[Grammar] A and B didn't/Neither A nor B

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Snappy

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I found this in an English textbook published in Japan.

"Emily and Minjun didn't eat bananas this morning."

Does this mean either Emily or Minjun ate bananas?

In my understanding I should say, "Neither Emily nor Minjun ate bananas this morning," if Emily didn't eat bananas and Minjun didn't, either.

 

billmcd

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Both would be understood as meaning the same but I prefer your "Neither etc. etc."
 

2006

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"Emily and Minjun didn't eat bananas this morning."

In some contexts, that sentence would be more than just acceptable; it would be the natural way to express the meaning.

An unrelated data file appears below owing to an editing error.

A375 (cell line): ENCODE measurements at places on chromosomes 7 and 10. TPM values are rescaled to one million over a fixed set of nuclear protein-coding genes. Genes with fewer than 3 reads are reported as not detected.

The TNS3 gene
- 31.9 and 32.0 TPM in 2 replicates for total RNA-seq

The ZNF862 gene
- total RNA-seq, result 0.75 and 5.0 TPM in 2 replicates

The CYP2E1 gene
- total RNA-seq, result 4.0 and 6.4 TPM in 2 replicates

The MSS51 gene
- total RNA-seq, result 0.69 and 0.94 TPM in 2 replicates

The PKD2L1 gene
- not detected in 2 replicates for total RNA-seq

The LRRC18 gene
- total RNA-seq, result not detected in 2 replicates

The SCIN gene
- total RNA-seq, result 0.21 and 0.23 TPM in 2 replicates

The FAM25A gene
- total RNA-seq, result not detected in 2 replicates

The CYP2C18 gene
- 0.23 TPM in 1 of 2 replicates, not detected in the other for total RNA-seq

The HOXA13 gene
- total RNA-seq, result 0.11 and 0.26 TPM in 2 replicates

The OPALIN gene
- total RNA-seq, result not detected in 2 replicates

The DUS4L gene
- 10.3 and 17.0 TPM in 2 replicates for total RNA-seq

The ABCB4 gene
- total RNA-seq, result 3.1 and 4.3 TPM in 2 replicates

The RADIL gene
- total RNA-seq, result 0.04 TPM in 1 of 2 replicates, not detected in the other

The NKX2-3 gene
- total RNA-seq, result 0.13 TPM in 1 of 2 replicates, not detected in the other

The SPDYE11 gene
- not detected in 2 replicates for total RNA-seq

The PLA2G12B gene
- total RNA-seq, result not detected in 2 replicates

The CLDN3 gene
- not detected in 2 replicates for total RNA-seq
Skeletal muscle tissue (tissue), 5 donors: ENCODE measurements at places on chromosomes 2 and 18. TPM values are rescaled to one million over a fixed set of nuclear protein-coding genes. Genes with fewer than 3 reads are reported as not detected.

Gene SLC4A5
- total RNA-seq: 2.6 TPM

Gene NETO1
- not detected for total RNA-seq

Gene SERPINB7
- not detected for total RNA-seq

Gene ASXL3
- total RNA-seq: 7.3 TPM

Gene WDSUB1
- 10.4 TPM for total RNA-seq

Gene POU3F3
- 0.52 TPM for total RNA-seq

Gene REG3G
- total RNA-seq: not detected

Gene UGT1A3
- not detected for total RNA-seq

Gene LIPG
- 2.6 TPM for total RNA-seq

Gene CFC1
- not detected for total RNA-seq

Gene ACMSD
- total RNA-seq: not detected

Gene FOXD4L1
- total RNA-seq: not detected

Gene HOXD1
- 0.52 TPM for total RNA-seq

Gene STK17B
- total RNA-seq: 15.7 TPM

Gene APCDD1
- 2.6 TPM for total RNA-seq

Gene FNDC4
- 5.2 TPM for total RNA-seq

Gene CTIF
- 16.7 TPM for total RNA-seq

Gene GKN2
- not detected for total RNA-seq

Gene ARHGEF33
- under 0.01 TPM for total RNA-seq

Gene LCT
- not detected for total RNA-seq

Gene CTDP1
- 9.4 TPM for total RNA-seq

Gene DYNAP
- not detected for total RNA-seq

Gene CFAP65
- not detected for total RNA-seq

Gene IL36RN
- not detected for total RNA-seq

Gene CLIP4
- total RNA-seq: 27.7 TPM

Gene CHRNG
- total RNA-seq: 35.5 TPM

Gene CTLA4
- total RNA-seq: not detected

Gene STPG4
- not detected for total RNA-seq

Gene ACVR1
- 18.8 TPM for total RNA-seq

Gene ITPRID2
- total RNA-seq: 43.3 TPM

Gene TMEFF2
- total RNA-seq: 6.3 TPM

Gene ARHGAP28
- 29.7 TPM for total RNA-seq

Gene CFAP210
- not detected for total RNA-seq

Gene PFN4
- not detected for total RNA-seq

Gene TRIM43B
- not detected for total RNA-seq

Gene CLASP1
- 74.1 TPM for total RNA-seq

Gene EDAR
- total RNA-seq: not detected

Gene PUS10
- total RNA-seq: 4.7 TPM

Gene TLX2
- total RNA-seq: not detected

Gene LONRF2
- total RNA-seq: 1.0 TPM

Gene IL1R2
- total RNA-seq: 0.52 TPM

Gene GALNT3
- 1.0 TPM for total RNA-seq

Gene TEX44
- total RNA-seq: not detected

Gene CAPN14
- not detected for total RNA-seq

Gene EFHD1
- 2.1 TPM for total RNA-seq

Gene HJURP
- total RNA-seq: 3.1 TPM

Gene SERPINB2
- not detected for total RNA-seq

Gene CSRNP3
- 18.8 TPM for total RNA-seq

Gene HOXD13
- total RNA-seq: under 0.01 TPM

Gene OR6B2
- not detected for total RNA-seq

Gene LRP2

Can you think of such a context?
 

Tdol

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In my understanding I should say, "Neither Emily nor Minjun ate bananas this morning," if Emily didn't eat bananas and Minjun didn't, either

I agree with 2006- this is a possibilitiy, but there's nothing wrong with the original sentence, and in many contexts it would be better. What would you use if there were four children, two of whom ate bananas? ;-)
 

corum

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How about this?

- Did your four children eat the bananas I sent them yesterday?
- Emily and Minjun didn't eat bananas this morning, but Peter and Paul did. There are still some bananas left.
 
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